List of new lodges for which warrants had been granted by showing the dates from which their warrents became effective
26 April 2018
9962 Sewa Lodge Sierra Leone and The Gambia
9963 Phoenix Lodge Yorkshire, North and East Ridings
9964 Artemis Lodge Sussex
A Quarterly Communication of Grand Lodge will be held at noon on Wednesday, 12 September 2018. Subsequent Communications will be held on 12 December 2018, 13 March 2019, 12 June 2019 and 11 September 2019.
The Annual Investiture of Grand Officers takes place on 24 April 2019, and admission is by ticket only. A few tickets are allocated by ballot after provision has been made for those automatically entitled to attend. Full details were given in the Paper of Business for December Grand Lodge.
Supreme Grand Chapter
Convocations of Supreme Grand Chapter will be held on 14 November 2018, 25 April 2019 and 13 November 2019.
When John Hamill joined Grand Lodge as a librarian in 1971, he had no idea that he would go on to create a communications department, driving a policy of openness that has shaped modern Freemasonry
Can you remember a life before Grand Lodge?
I went off to university to read history and then went into librarianship before very quickly realising that the public library service was not what it used to be. At that time, if you had any sort of ambition, you went into administration, which is the last thing I wanted to do. Fortunately, when I was just about to start my postgraduate training, I saw an advert for a job at Grand Lodge. I came down and was interviewed, and despite the fact that I wasn’t going to be available for another nine months, they decided to appoint me.
That was in 1971, and I thought that I would probably have an interest for five or six years before moving off to some other sort of research library. But the interest never flagged, and I got hooked. Having said that, I thought I would have a quiet, academic life at the Library and Museum. If anybody had told me then about some of the things that I would be involved in over the next 45-odd years, I would have probably ordered the men in white coats.
I was the library assistant when I joined. In those days, we had a much smaller staff in the Library and Museum, but I hadn’t realised at the time that it was a very dynastic set-up. The then-librarian and curator was retiring 15 months after I joined, the assistant librarian would be taking over, and they were looking for somebody who was a potential successor to him. I had a wonderful 12 years where I could just open cupboards and drawers, look at files and read up on subjects. Then, in 1983, my mentor retired and I was appointed as the librarian and curator.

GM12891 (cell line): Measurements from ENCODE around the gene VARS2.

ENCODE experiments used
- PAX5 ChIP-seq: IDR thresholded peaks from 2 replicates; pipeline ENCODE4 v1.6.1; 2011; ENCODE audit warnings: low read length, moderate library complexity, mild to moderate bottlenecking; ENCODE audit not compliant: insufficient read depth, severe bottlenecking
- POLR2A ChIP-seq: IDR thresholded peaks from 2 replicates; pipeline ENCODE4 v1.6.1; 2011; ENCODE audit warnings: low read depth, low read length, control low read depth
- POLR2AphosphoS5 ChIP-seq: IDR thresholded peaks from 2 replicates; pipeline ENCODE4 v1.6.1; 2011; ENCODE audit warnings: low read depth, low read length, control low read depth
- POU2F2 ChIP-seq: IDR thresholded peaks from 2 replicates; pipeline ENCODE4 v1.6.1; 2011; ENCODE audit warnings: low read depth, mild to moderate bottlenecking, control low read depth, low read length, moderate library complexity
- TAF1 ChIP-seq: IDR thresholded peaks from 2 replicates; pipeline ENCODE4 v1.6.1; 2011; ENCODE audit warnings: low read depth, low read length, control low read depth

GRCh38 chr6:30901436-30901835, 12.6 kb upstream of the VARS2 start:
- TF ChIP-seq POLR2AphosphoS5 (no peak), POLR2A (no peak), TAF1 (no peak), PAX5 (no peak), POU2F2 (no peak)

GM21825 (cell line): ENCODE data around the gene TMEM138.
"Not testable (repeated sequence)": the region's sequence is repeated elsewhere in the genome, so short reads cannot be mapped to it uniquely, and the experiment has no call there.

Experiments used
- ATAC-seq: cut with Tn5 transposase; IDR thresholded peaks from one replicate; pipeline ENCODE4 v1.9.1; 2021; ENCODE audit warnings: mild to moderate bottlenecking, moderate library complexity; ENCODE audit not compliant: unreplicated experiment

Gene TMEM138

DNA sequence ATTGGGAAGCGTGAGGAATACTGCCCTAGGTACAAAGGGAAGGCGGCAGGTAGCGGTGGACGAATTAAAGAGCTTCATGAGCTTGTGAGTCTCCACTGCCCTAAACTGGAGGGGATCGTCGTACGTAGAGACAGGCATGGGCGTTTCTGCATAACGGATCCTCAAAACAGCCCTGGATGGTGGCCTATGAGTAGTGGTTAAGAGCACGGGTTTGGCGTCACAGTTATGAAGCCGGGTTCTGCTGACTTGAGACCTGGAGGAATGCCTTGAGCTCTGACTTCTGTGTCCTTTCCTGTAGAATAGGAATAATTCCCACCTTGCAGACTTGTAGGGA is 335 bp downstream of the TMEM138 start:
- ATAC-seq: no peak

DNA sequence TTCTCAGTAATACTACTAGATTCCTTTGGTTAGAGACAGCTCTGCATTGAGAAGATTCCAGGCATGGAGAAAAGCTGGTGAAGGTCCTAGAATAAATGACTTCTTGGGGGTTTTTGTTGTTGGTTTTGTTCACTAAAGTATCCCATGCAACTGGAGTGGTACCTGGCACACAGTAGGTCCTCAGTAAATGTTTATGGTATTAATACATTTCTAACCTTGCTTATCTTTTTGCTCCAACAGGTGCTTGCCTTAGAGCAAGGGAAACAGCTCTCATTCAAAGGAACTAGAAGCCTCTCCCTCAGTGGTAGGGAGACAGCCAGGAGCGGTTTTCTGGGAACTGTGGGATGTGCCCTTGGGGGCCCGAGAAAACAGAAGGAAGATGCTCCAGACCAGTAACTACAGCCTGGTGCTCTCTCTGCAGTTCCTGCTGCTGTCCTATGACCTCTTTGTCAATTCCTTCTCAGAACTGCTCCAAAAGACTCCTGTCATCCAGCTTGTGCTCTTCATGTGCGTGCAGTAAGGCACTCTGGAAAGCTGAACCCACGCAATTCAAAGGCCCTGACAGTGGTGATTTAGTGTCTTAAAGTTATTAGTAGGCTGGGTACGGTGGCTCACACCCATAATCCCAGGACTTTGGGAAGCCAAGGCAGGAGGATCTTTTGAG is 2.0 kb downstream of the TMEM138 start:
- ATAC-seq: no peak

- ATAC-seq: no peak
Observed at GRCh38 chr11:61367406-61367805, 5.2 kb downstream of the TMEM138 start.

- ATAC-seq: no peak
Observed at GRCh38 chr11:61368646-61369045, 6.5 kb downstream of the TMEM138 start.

How did your job evolve in the 1980s?
As things began to change in Freemasonry, particularly changing public attitudes and growing interest by the press, we quickly realised that if we were going to better inform the public about Freemasonry, then the Library and Museum needed to have a key role. We opened up to the public in 1985 and held an exhibition in 1986. We went from being a very small group that maybe saw 7,000 or 8,000 visitors a year to managing about 28,000 to 30,000 visitors a year.
We are now regarded as a major cultural asset, as we have been roughly on this same site since 1776 – and there has been a reluctance to throw things out. We have probably got the best continuous archive in the country, and that is a huge resource for people who are interested in the history of ideas, social history and cultural history.
‘I’ve been lucky. As a retiree, I can say now that I have been one of those very fortunate people who has been paid a salary for doing a hobby’
Why did the Library and Museum decide to open up to the public?
The publication of The Brotherhood by Stephen Knight in 1984 was a real watershed moment for us. Up to that point, from the start of the Second World War, we had gradually withdrawn from society and didn’t engage with the media. In a sense, we shot ourselves in the foot; we allowed a mythology to grow, which hadn’t really been an issue before in this country. We had a pretty heavy time in the 1980s and right into the 1990s, when we were oftentimes a general whipping boy for the ills of society.
Because of the fact that I had gone out to communicate on behalf of the library, I suddenly found I was being drawn more into what is now called the Openness Policy, and I was made Grand Lodge spokesman, along with the Grand Secretary, in 1985. My introduction into the world of communication was an interview with John Humphrys, who wanted to interview somebody from Freemasonry on the Today programme. I remember it was at 7:05 in the morning, which is not my best time. I think it was something to do with the police, and I was really pushed into the deep end – there was so much going on at that time.
Does communicating with the press require a different skill set to that of a historian?
Yes and no. I was able to communicate as a result of things that happened to me during my life. I attended choir school, where we were taught how to use the voice and how to get as much out of the voice as possible. When I got involved in communications at Grand Lodge, I started to go out talking. It’s not exactly a skill – you can’t learn it. It’s something that you have inside you and that is brought out. When dealing with the media and being a spokesman, I just regarded it as being another way of telling people what we are doing.
In the late 1990s, we had a change of Grand Secretary, and it was an opportunity to do something that hadn’t been done for a couple of generations, which was to look at how the office was structured. I was doing more and more of what I would now call the communications side, and I didn’t want the Library and Museum to suffer. When I was asked if I would formally set up a communications department I said yes, but added that I couldn’t run the Library and Museum as well.